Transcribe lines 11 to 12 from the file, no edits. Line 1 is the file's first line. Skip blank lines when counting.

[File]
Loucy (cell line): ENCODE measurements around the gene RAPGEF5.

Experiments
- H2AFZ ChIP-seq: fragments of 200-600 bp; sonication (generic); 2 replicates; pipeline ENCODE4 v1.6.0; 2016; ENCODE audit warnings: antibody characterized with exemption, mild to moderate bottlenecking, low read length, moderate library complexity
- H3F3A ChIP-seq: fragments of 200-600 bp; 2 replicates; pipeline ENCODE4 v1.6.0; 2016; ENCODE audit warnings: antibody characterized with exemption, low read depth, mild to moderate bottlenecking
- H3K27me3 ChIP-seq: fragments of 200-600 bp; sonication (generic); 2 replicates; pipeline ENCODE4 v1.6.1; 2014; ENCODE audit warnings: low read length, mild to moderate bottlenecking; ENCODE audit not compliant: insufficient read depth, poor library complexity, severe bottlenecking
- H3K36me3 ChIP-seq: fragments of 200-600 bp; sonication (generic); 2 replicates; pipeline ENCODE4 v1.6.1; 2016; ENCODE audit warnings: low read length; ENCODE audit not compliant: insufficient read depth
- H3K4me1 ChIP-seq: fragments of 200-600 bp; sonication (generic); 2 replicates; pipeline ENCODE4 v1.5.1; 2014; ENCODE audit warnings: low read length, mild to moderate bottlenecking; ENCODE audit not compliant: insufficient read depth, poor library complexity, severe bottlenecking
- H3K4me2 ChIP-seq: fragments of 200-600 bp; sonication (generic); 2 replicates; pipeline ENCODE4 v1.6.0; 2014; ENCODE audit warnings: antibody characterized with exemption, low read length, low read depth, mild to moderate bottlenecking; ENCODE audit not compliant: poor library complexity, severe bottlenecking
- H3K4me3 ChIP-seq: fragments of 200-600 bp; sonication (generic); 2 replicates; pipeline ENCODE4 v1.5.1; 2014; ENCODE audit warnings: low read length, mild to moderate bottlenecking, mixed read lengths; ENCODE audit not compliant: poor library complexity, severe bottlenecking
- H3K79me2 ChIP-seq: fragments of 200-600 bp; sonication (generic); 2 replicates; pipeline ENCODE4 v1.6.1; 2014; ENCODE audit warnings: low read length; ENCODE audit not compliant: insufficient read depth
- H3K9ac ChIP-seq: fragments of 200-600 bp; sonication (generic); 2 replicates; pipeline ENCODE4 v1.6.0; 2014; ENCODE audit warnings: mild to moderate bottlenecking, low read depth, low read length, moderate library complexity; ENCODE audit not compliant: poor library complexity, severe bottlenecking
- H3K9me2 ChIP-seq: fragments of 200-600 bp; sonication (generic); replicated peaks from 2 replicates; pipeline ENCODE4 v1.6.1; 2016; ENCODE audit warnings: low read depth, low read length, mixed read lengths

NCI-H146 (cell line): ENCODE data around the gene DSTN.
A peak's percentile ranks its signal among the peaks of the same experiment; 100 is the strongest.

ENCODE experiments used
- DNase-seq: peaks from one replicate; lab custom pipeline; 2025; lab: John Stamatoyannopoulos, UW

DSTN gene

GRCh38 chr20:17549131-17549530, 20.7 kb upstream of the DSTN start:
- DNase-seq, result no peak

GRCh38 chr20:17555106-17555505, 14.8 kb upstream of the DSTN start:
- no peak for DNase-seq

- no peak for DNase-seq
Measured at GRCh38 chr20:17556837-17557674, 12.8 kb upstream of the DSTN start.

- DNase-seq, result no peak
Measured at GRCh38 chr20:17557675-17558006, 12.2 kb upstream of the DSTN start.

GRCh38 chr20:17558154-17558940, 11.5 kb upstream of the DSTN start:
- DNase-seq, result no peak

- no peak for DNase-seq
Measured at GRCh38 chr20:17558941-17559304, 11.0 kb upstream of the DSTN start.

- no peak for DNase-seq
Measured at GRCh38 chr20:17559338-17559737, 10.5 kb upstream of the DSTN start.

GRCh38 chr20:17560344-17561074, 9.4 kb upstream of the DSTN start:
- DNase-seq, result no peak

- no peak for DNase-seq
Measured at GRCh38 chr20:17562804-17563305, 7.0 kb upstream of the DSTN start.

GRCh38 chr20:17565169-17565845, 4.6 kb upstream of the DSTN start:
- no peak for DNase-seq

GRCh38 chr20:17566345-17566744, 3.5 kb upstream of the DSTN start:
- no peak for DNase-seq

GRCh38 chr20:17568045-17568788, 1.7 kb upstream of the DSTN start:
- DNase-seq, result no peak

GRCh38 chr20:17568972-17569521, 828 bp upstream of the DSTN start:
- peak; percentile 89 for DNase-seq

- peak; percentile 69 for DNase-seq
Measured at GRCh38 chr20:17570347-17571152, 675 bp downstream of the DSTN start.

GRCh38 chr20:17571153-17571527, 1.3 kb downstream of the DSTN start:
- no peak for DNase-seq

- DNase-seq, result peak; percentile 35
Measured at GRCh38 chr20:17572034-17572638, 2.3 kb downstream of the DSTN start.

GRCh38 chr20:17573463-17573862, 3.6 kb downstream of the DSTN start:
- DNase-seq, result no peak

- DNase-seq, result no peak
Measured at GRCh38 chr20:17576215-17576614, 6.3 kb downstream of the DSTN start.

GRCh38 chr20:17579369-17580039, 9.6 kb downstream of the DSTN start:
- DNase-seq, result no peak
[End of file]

- H3K9ac ChIP-seq: fragments of 200-600 bp; sonication (generic); 2 replicates; pipeline ENCODE4 v1.6.0; 2014; ENCODE audit warnings: mild to moderate bottlenecking, low read depth, low read length, moderate library complexity; ENCODE audit not compliant: poor library complexity, severe bottlenecking
- H3K9me2 ChIP-seq: fragments of 200-600 bp; sonication (generic); replicated peaks from 2 replicates; pipeline ENCODE4 v1.6.1; 2016; ENCODE audit warnings: low read depth, low read length, mixed read lengths